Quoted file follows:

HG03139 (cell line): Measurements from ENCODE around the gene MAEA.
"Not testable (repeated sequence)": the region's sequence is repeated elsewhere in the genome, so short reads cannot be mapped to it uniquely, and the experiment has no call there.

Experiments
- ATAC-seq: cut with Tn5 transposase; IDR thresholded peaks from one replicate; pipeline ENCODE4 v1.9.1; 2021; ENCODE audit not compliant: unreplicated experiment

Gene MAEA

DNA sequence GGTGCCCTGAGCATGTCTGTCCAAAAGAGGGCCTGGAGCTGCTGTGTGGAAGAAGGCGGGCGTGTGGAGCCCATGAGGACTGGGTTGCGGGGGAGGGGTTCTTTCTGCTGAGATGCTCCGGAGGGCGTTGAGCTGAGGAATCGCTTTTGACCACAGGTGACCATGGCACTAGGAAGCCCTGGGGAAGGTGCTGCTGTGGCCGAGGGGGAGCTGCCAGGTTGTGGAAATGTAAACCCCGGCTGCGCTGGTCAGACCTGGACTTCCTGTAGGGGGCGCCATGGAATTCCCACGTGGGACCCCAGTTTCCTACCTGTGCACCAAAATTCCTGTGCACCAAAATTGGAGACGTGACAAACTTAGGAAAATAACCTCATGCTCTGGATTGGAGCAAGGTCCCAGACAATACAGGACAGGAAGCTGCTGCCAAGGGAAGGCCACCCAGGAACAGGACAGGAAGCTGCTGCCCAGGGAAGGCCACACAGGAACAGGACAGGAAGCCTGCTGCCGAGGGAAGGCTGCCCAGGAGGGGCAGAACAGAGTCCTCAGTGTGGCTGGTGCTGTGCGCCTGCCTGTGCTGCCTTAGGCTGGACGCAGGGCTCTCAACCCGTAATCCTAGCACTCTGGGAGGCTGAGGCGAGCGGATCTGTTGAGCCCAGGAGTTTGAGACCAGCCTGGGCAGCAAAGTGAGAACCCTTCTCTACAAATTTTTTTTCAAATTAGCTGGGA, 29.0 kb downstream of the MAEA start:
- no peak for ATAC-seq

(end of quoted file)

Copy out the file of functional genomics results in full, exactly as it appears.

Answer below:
HG03139 (cell line): Measurements from ENCODE around the gene MAEA.
"Not testable (repeated sequence)": the region's sequence is repeated elsewhere in the genome, so short reads cannot be mapped to it uniquely, and the experiment has no call there.

Experiments
- ATAC-seq: cut with Tn5 transposase; IDR thresholded peaks from one replicate; pipeline ENCODE4 v1.9.1; 2021; ENCODE audit not compliant: unreplicated experiment

Gene MAEA

DNA sequence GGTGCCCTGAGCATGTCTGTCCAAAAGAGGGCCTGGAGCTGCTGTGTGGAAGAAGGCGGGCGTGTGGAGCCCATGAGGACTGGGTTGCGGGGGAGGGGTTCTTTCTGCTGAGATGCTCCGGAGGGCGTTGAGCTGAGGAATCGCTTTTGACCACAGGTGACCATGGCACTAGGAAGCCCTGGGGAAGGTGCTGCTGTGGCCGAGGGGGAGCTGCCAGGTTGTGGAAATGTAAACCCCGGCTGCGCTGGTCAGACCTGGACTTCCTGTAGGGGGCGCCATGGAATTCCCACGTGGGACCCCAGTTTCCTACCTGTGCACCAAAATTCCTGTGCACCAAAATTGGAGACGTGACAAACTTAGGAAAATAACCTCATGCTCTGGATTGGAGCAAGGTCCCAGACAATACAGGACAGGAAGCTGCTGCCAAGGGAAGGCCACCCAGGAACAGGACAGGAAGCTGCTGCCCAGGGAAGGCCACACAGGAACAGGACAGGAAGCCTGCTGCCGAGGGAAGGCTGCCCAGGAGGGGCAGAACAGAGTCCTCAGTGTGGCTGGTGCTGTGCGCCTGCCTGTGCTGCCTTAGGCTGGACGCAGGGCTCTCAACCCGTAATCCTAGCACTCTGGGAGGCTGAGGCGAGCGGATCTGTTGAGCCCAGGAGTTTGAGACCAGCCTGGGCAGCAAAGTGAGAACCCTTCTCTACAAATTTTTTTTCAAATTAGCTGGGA, 29.0 kb downstream of the MAEA start:
- no peak for ATAC-seq